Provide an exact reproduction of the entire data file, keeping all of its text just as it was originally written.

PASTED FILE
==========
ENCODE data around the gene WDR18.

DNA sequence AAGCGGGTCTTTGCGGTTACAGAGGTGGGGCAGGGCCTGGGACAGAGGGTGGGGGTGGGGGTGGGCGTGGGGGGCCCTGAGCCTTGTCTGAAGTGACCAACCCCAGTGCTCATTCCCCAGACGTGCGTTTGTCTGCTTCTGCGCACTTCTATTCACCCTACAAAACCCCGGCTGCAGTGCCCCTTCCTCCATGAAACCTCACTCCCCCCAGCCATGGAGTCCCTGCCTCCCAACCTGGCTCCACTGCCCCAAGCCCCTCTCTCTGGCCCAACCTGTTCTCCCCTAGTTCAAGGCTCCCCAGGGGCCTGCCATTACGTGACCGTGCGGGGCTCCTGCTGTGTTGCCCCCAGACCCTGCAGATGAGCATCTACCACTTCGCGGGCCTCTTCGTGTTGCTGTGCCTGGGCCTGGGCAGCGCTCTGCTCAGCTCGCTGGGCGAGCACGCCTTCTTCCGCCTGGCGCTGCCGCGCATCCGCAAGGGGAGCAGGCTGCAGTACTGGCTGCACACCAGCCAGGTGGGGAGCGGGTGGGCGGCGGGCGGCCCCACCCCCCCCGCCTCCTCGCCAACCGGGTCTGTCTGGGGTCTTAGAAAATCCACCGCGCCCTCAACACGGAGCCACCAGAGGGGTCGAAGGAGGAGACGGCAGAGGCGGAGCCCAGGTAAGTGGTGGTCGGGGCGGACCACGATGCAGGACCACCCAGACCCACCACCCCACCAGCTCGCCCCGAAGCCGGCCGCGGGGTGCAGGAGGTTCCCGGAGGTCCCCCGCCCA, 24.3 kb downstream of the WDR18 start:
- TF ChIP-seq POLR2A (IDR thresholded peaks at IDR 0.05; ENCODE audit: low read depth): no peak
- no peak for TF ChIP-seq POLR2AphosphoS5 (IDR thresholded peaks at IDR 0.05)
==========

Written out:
ENCODE data around the gene WDR18.

DNA sequence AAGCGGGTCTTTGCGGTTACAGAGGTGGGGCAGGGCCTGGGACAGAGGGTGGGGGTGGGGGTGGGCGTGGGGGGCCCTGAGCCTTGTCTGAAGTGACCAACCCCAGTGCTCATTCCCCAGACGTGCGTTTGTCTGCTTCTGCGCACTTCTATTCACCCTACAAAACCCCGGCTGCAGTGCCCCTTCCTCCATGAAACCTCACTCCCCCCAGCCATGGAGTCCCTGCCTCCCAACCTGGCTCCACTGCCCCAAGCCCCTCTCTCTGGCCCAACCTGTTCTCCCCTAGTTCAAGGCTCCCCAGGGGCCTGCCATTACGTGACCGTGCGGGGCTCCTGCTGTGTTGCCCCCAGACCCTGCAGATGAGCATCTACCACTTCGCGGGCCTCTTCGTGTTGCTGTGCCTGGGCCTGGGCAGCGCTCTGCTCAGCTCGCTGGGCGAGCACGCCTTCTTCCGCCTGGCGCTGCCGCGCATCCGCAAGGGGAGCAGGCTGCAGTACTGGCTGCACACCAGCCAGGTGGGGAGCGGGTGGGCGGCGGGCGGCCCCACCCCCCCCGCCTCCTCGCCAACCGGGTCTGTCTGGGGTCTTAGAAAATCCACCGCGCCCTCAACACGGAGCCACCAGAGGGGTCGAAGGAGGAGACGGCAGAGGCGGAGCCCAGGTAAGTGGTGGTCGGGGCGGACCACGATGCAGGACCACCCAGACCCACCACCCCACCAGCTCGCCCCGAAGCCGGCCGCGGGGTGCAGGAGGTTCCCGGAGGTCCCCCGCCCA, 24.3 kb downstream of the WDR18 start:
- TF ChIP-seq POLR2A (IDR thresholded peaks at IDR 0.05; ENCODE audit: low read depth): no peak
- no peak for TF ChIP-seq POLR2AphosphoS5 (IDR thresholded peaks at IDR 0.05)